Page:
Porn and gambling apps abuse Apple's Enterprise Certificates process to avoid App Store ru...

Posted:
in iOS edited February 12
Major tech companies like Facebook and Google are not the only ones taking advantage of Apple's Enterprise Certificate program, as a report has discovered apps dedicated to pornography and gambling are using the system to bypass Apple's App Store content guidelines.

Apps providing access to pornography abuse Apple's Enterprise Certificates program (via TechCrunch)
Apps providing access to pornography abuse Apple's Enterprise Certificates program (via TechCrunch)


Apple's offering of the Enterprise Certificate program to allow companies to issue apps to employees gives firms an easy way to distribute apps without passing through all of Apple's public processes. The system, however, is still being abused by companies that would not normally appear in the App Store due to the services they provide.

An investigation by TechCrunch reveals there are numerous apps that have sidestepped the App Store approval process, by going through the Enterprise Certificate program instead. By going around, the apps, which offer services ranging from porn to gambling, don't have to abide by the App Store rules, which would instantly have turned them down.

The investigation also notes that, while it is possible to set up the Enterprise Certificate with genuine data, some entities are going further and are taking advantage of the relatively relaxed process to join the program to hide their identity, by using another firm's details. The form requires data that is easily found on Google, such as a business address, as well as a D-U-N-S ID number via an Apple-supplied tool that can also be used to discover one used by a legitimate company.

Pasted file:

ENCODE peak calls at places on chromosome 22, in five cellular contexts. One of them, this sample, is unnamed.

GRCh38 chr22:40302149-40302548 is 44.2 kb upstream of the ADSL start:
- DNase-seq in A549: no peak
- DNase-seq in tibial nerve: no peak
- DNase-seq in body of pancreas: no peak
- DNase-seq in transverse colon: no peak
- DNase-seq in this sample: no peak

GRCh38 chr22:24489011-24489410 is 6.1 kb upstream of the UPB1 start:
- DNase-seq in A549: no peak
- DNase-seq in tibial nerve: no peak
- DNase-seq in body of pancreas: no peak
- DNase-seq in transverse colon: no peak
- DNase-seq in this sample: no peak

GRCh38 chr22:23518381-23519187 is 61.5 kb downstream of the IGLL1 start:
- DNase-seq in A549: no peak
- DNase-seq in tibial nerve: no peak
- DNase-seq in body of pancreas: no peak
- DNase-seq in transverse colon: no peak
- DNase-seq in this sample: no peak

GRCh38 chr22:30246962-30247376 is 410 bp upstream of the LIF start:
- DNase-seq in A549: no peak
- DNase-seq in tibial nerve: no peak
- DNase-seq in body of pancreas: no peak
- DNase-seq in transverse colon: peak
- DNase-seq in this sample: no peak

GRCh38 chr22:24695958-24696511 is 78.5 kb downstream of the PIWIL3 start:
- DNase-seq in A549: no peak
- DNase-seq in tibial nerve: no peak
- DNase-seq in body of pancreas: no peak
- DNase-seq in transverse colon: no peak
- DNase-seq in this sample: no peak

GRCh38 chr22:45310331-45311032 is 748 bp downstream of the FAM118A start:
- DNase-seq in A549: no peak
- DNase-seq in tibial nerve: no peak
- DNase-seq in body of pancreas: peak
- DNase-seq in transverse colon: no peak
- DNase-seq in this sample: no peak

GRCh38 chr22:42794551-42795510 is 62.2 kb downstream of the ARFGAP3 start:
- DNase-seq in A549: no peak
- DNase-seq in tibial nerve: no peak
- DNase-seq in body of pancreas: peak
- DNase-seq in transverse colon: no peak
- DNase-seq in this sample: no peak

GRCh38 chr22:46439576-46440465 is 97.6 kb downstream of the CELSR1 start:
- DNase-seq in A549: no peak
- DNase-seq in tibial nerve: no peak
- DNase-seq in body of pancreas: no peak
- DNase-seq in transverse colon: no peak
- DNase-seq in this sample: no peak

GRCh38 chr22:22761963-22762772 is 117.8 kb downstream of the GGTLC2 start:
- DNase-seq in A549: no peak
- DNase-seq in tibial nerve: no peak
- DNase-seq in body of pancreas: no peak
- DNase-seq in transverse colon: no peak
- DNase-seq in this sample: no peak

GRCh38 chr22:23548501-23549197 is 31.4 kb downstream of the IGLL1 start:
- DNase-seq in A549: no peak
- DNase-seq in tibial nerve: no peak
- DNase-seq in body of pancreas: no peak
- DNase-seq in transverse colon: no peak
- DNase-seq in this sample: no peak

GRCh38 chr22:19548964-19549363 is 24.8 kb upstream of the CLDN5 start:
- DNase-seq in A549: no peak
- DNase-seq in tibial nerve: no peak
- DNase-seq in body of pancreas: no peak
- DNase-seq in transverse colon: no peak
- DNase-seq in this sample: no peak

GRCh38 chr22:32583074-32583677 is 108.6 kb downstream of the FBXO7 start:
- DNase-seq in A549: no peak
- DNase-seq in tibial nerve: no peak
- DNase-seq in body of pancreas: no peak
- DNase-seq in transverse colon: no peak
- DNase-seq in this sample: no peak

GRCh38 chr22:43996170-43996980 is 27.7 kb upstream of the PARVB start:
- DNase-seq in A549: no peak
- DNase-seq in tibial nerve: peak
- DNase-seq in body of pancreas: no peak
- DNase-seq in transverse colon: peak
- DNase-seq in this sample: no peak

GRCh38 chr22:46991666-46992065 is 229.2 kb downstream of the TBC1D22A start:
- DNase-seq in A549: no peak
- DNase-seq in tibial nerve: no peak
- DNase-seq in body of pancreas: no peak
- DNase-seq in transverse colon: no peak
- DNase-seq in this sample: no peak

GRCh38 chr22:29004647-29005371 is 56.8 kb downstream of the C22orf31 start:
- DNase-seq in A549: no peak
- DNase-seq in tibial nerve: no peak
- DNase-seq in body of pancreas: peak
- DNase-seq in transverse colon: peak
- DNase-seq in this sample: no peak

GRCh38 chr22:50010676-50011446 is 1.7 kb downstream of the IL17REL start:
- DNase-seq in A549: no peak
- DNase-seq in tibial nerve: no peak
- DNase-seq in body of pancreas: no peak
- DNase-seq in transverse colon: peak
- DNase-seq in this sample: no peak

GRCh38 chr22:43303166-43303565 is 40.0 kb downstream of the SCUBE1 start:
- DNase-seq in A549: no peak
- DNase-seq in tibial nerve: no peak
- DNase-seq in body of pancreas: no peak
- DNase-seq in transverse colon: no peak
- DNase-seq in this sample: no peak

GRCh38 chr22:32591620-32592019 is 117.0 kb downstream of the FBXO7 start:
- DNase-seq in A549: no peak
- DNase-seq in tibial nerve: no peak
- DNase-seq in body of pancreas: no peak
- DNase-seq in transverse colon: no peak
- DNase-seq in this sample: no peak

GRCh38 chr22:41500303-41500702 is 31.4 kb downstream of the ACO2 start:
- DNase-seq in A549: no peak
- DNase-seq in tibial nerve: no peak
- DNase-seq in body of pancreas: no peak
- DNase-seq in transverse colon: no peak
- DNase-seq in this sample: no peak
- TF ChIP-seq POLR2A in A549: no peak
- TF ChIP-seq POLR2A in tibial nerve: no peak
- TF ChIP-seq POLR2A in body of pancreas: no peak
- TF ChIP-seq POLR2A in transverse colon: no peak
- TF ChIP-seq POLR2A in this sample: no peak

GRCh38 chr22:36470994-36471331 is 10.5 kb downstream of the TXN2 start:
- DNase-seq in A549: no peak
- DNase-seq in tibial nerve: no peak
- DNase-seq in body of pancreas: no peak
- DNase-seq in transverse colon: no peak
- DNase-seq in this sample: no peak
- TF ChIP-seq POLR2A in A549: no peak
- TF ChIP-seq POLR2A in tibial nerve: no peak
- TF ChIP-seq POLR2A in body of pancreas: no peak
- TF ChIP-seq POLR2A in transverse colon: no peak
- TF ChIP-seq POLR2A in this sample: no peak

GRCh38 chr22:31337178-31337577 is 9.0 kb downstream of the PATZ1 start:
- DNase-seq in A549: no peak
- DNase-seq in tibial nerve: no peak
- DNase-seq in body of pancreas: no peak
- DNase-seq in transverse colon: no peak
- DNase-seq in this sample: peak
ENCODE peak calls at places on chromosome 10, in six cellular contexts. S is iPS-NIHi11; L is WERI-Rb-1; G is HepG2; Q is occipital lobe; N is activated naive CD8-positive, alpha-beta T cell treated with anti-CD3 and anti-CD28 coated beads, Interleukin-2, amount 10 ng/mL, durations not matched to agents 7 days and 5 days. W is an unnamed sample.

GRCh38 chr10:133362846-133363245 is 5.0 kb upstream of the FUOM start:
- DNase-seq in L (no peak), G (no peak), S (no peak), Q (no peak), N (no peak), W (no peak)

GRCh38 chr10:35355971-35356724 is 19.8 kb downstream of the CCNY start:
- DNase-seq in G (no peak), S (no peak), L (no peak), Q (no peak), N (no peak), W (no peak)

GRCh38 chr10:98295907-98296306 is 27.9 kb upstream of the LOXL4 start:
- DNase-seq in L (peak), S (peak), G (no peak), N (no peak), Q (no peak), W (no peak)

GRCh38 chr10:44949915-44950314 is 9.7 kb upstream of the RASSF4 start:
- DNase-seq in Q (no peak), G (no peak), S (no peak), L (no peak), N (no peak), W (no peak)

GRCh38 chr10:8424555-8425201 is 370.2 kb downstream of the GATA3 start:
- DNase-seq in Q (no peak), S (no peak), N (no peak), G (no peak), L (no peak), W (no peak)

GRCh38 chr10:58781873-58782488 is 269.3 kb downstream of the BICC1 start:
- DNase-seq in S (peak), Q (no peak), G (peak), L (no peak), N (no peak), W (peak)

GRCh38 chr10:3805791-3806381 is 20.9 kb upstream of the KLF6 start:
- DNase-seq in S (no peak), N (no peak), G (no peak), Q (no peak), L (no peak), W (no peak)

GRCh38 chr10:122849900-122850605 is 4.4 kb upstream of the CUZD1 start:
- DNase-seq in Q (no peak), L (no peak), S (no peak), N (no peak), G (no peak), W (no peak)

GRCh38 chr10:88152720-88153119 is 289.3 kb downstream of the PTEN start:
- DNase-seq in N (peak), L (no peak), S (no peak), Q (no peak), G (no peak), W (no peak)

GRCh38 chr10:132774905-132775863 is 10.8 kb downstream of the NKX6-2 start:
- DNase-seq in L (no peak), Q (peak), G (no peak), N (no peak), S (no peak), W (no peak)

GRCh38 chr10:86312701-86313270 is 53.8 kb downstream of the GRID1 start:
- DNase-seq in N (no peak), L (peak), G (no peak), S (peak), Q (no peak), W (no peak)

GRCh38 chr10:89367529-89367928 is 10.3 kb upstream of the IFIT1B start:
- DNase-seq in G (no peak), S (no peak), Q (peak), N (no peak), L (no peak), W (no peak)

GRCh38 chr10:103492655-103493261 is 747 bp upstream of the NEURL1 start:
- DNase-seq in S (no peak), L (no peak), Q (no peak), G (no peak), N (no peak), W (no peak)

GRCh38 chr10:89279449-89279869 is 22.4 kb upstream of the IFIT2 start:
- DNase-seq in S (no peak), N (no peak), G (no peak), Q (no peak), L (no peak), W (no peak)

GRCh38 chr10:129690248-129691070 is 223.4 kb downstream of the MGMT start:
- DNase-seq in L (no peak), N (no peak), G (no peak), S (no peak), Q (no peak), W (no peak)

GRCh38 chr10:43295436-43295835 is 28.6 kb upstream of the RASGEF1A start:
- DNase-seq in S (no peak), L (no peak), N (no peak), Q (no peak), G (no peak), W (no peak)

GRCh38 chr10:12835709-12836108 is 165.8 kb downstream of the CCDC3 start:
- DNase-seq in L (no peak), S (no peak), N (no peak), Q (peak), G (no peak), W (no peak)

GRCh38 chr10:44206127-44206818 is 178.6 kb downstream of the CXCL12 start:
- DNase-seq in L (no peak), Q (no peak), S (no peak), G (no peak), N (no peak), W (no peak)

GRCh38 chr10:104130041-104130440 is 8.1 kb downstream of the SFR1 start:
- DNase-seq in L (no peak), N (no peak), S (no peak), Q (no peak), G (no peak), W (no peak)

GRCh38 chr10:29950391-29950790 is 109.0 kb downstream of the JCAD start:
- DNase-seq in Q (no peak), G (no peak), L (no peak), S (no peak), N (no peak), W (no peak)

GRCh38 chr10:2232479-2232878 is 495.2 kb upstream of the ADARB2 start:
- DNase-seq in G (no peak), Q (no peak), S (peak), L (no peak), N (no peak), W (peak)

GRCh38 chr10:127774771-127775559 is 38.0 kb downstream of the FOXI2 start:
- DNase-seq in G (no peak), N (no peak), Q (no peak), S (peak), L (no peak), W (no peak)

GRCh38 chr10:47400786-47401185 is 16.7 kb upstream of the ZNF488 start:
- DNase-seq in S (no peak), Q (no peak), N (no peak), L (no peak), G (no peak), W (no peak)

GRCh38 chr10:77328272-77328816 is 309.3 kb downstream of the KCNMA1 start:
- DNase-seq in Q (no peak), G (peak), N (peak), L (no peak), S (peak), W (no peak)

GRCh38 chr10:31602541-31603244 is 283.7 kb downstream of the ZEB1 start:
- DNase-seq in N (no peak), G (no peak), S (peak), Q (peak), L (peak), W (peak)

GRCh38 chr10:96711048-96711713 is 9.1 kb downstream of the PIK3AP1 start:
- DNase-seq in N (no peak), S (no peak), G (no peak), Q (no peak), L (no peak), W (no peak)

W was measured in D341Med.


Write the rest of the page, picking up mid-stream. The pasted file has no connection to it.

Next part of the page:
In the investigation, it was found that 12 porn and 12 real-money gambling apps using the Enterprise Certificate process were able to be installed onto a standard un-jailbroken iPhone. Both forms of apps are banned under the App Store guidelines.

An Apple statement advises "Developers that abuse our enterprise certificates are in violation of the Apple Developer Enterprise Program Agreement and will have their certificates terminated, and if appropriate, they will be removed from our Developer Program completely. We are continuously evaluating the cases of misuse and are prepared to take immediate action."

The discovery follows reports Facebook and Google both abused the same certificates process to provide apps to end users that were not strictly allowed under the App Store rules. Both firms found their access revoked then restored, with Facebook seemingly affected more than expected by Apple's quick culling of access due to all legitimate internal apps being disabled at the same time.

Comments

  • Reply 1 of 13
    And now they’ll have their certificates revoked.

    Not much Apple can do about this except to revoke certificates and permanently ban the company as soon as they spot a violation.
    jahbladeracerhomie3jbdragonmagman1979watto_cobra
  • Reply 2 of 13
    olsols Posts: 30member
    By all means i like to see these companies removed from any apple device, period.

    I wonder why some companies get their certificates revoked like forever and other companies like google and Facebook get theirs reinstated?
    jbdragonmagman1979watto_cobra
  • Reply 3 of 13
    We need to know what apps are falling afoul Apple’s guidelines...for scientific reasons, of course...
    jbdragonboltsfan17watto_cobra
  • Reply 4 of 13
    We need to know what apps are falling afoul Apple’s guidelines...for scientific reasons, of course...
    Haha...for scientific purposes I searched for the app (PPAV) that's shown in the article but didn't find it. Must only be available in China. 
    watto_cobra
  • Reply 5 of 13
    anomeanome Posts: 1,243member